About Us: An Overview
Founded in 1970, Lehigh’s Institute for Metal Forming (IMF) had long educated students in the principles and applications of metal-forming technology, supported graduate research, and helped industry solve problems in metal forming.
Since he was appointed IMF director in 1997, Wojciech Misiolek has had a specific vision for its future: international collaboration.
“I immediately recognized that we needed to work with the best in the field, both in the U.S. and abroad,” says Misiolek, the Loewy Chair in Materials Forming and Processing. “We have sought to build a network of collaborative projects, which would mainly benefit Lehigh’s graduate programs.”
Misiolek’s global vision has become reality through the support of the Loewy Family Foundation. Established in 1966, the foundation honors the legacy of brothers Erwin and Ludwig Loewy, who fled Nazi Germany just before World War II and later revolutionized large metal parts manufacturing in England and the United States. It ranks support for higher education among its top priorities.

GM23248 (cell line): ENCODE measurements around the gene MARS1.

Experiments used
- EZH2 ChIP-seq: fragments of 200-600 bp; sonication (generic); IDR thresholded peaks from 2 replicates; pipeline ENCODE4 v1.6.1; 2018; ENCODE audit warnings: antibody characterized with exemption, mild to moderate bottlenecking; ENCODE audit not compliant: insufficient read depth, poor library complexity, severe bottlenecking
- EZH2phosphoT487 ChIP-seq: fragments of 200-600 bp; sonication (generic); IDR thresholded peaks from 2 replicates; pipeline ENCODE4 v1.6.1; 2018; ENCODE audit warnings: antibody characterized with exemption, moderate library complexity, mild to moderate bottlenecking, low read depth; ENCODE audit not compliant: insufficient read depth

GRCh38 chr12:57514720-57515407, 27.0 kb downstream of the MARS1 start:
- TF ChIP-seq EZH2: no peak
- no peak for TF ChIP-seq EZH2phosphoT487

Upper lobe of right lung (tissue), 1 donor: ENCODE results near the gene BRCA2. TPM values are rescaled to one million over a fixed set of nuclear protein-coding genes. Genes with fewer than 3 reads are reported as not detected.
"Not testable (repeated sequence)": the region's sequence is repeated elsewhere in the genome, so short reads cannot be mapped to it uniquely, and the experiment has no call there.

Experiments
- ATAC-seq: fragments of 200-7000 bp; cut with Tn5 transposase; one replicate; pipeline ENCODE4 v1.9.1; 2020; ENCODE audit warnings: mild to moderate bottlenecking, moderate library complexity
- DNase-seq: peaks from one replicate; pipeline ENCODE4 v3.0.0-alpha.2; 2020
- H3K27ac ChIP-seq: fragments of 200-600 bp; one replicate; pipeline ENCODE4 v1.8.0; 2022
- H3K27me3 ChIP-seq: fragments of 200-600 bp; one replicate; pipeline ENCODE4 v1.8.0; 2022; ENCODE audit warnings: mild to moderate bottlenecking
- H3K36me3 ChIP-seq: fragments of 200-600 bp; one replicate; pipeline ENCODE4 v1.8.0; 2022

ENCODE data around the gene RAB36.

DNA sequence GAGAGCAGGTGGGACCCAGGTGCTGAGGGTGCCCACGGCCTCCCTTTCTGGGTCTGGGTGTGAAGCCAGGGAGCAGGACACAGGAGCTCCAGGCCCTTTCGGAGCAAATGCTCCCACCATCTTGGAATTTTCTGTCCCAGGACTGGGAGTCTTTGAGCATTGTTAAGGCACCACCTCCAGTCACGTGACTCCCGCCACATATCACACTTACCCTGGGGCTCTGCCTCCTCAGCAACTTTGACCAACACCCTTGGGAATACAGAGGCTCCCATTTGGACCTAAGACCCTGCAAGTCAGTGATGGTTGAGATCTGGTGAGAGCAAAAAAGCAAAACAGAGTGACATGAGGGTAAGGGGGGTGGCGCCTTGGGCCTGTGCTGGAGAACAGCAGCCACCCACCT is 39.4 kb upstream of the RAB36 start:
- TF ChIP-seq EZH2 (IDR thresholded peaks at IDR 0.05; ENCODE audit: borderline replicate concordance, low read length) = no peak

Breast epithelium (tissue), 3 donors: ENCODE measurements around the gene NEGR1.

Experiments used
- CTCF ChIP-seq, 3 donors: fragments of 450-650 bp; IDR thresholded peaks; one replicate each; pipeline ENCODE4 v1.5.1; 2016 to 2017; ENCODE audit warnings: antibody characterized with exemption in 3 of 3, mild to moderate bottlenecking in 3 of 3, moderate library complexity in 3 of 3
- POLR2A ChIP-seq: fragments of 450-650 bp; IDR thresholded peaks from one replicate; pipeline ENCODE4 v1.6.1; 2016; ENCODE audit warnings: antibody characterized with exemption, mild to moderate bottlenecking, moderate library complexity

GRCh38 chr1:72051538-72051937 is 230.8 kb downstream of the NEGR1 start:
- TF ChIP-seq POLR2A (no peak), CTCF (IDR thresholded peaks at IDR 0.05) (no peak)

Loewy Family Foundation support has enabled Misiolek and IMF graduate students to gain valuable research and teaching experiences through exchanges with research institutions in Australia, Austria, Brazil, Colombia, Germany, New Zealand, Norway and Poland.
The Loewy Visiting Professor position, established in 1999, has brought to Lehigh noted researchers with unique expertise. This year, the IMF has brought three visiting professors to Lehigh: 2015-16 Loewy Visiting Professor Alejandro Toro of the National University of Colombia, Henry Valberg of the Norwegian University of Science and Technology, and André Luiz Costa of the Federal University of Sergipe, Brazil.
“Over the years we have had the remarkable privilege to host truly outstanding scientists from around the world,” says Misiolek.
On April 29, 2016, the IMF has become the Loewy Institute in recognition of the continued support of the foundation. The work of Erwin and Ludwig Loewy in England and America revolutionized airplane manufacturing through the design and construction of enormous forging and extrusion presses that changed the way fighter planes were built in war time. Later, it made way for the development of the commercial airline industry and breaking of the sound barrier.
Today, the institute that soon will bear the Loewy name continues research on materials such as aluminum, copper and magnesium alloys, and on — believe it or not — snake skin. Misiolek, Toro, and Hisham Abdel-Aal of Drexel University have joined forces to analyze the characteristics of the skin of the albino python and boa constrictor.
“We want to learn how nature created this skin, because we know it works so well,” says Misiolek. “If we learn that, we may be able to mimic that—not copy it, but apply the same concepts to designing new material applications.”
By: Kelly Hochbein, Lehigh Research Review